Why I don’t lift anymore

As a part of the post “This is what happened when I stopped working out” I published a before/after photo, and as a result, I got a lot of how’s and why’s from people. I also received some questions about it in the Q&A. Therefore, I’ll try to explain things a little.

So why did I stop “bodybuilding” when I’d put so much work into it?

Well, I did put in a tremendous amount of work, but I wasn’t happy — at all. I didn’t know where I was going in life, and I felt pretty lost, to honest. My future as a track athlete was going down the drain because of a nasty leg injury, and I thought training was the only thing I was good at.

Being fit and working hard had been my life for as long as I could remember, so going to the gym became my way of dealing with things. But you all know I like to go “all in,” when I start something, so before I knew it, I was on my way to the stage as a fitness athlete. In this case “going all in” meant hitting the gym nine times a week, eating clean and weighing every single meal for a year. I want to clearify that I NEVER used steroids — people tend to assume the weirdest things, so I just want to make sure you don’t get any ideas.

This is what lifting 9 times a week and eating clean does to you.

However, I knew I wanted to move to the US, and at some point I realized that having big muscles and no body fat wouldn’t get me anywhere — it was all emptiness. So I set my eyes on a sports scholarship and gave track one last try. I started lifting less and running/jumping more, and a year later I got recruited to Augustana University’s track team. Then, after another year, I felt it was time to let go of track as well. It was scary leaving behind the one thing I’d always mastered, but where one door closes, God opens another. And I knew it was the right thing to do.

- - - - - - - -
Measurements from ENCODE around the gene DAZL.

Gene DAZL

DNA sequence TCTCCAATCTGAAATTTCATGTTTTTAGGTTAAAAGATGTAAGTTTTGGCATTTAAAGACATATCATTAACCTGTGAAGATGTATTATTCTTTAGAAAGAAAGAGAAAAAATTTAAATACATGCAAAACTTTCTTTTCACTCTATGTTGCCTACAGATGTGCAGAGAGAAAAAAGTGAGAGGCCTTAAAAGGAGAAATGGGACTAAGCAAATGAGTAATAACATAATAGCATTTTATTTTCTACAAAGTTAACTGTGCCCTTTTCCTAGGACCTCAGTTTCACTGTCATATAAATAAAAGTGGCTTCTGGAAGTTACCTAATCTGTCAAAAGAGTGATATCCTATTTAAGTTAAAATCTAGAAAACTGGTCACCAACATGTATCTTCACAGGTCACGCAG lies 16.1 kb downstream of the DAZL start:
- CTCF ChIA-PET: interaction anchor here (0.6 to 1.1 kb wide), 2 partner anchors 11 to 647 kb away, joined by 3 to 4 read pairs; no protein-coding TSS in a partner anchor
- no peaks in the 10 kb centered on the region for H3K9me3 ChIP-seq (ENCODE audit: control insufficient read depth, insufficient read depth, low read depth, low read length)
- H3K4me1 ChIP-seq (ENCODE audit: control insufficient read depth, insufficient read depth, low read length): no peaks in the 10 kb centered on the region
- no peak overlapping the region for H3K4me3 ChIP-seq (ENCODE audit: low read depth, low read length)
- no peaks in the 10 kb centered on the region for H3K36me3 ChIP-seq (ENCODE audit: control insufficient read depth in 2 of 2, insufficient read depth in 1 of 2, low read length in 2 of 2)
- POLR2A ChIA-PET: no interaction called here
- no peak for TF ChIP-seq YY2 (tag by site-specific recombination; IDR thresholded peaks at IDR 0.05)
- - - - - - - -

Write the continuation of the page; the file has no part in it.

Once I stepped outside the cage I’d built for myself as a fitness-freak, I became more and more confident that God put me on this earth to do other things than to pump iron inside a gym. I was tired of letting workouts, diets, calorie-counting and grams of protein control my life, and I wanted to let God use me for the things that actually mattered.

Screen Shot 2016-08-06 at 15.08.38
2013 / 2016

In the picture to the left, I spent all my time chasing a body I didn’t actually want. I loved working out, but I never truly felt comfortable with myself. The fact that my efforts inside the gym didn’t make a single difference to anyone but myself, also started to bother me. And even if I looked “big,” my body fat percentage was so low it messed up my hormones — something I’ve struggled with until recently.

Fit isn’t necessarily healthy.

I’ve realized I’d rather be a little less ripped and happy, instead of walking around in a superfit body that keeps me from enjoying life.

I know the whole fitness lifestyle can seem alluring, but at what cost?

Please understand that I’m not condemning it altogether, I’m just trying to explain why I let go of it.

Bless you,
Maria Lavelle

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